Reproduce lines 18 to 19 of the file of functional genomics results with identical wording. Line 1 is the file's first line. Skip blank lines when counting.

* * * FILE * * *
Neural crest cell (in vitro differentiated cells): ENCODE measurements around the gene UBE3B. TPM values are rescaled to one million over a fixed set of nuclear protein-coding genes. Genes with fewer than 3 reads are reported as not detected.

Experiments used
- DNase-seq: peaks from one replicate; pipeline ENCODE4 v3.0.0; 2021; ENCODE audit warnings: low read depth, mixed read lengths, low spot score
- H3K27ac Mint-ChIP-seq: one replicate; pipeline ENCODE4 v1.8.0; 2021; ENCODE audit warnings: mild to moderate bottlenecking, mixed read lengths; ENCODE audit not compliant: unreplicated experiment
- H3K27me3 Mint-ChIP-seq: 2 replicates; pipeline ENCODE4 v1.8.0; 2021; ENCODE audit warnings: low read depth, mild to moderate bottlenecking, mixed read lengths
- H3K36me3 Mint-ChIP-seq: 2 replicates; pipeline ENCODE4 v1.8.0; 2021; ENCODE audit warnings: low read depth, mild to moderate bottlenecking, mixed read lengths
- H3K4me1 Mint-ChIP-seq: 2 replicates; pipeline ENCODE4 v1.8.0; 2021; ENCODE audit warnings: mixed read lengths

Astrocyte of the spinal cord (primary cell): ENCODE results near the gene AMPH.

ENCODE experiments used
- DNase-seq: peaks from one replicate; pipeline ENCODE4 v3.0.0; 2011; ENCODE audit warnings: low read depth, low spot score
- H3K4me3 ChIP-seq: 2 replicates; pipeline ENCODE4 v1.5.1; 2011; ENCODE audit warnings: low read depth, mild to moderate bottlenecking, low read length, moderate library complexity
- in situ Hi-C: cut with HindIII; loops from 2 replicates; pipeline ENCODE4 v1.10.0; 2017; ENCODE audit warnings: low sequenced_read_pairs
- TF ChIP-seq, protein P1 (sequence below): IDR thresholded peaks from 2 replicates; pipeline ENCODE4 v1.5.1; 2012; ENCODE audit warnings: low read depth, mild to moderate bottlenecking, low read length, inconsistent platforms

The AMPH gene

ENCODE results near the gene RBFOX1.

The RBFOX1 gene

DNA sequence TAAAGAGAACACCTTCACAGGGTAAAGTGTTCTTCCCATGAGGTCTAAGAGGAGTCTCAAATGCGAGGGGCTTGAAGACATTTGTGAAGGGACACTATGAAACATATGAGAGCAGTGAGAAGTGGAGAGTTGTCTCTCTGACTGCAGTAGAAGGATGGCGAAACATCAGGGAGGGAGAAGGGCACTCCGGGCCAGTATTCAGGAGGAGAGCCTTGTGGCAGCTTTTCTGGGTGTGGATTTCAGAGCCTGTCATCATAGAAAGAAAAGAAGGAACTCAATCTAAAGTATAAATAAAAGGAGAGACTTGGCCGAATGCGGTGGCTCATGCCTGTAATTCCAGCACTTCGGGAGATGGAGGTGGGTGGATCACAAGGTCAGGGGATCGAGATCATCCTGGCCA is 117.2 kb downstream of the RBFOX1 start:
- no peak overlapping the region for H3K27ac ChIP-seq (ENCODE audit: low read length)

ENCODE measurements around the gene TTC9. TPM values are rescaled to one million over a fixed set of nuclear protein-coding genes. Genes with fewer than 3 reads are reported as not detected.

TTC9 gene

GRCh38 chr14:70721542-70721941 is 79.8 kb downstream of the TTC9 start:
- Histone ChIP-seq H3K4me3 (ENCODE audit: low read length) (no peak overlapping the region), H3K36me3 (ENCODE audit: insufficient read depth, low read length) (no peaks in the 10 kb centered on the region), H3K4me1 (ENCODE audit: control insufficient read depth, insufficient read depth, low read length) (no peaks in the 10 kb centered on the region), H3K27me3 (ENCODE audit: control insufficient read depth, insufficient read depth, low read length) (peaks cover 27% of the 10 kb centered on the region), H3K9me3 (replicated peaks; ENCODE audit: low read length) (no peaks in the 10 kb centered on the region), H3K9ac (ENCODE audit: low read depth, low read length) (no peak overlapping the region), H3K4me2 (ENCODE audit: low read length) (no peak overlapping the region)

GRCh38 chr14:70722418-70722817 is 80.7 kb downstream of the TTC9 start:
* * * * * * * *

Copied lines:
- no peak overlapping the region for H3K27ac ChIP-seq (ENCODE audit: low read length)

ENCODE measurements around the gene TTC9. TPM values are rescaled to one million over a fixed set of nuclear protein-coding genes. Genes with fewer than 3 reads are reported as not detected.